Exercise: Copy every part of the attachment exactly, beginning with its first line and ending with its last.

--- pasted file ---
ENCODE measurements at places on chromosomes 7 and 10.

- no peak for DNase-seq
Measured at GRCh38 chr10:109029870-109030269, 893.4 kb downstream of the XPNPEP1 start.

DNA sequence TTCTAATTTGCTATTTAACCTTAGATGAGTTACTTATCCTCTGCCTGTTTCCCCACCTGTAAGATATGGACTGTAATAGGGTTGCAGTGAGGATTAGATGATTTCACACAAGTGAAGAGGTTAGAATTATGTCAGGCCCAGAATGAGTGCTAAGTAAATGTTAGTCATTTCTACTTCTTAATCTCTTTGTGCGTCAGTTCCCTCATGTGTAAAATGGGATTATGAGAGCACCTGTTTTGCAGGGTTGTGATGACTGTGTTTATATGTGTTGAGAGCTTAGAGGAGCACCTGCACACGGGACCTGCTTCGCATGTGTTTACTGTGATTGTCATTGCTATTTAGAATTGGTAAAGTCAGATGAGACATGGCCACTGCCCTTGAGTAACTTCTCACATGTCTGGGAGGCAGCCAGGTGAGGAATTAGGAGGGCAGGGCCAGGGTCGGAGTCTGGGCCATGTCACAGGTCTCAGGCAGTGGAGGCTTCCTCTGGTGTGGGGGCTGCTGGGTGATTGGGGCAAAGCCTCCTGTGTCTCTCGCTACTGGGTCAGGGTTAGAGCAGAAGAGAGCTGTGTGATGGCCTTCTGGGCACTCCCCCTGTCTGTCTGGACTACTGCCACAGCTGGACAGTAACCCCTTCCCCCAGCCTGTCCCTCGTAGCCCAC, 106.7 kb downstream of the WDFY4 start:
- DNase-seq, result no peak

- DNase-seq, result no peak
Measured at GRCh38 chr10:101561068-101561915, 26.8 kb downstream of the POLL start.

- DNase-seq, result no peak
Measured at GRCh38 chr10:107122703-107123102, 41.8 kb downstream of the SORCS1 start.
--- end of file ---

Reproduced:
ENCODE measurements at places on chromosomes 7 and 10.

- no peak for DNase-seq
Measured at GRCh38 chr10:109029870-109030269, 893.4 kb downstream of the XPNPEP1 start.

DNA sequence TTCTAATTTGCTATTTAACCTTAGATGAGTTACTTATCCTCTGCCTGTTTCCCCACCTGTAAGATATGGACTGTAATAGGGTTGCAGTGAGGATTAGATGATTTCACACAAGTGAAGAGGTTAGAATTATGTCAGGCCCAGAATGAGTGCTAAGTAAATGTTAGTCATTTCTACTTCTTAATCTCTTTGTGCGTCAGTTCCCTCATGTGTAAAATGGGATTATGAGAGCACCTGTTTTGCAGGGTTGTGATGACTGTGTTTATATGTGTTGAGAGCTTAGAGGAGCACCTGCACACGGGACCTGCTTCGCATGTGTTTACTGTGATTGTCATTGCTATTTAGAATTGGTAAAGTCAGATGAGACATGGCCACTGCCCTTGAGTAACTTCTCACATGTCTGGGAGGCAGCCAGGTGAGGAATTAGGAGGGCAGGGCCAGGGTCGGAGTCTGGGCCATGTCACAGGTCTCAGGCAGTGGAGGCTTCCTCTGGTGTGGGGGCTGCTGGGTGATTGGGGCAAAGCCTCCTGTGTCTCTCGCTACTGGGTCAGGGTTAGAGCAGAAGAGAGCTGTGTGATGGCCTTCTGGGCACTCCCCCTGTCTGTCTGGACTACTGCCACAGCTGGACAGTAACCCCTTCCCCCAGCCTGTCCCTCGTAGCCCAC, 106.7 kb downstream of the WDFY4 start:
- DNase-seq, result no peak

- DNase-seq, result no peak
Measured at GRCh38 chr10:101561068-101561915, 26.8 kb downstream of the POLL start.

- DNase-seq, result no peak
Measured at GRCh38 chr10:107122703-107123102, 41.8 kb downstream of the SORCS1 start.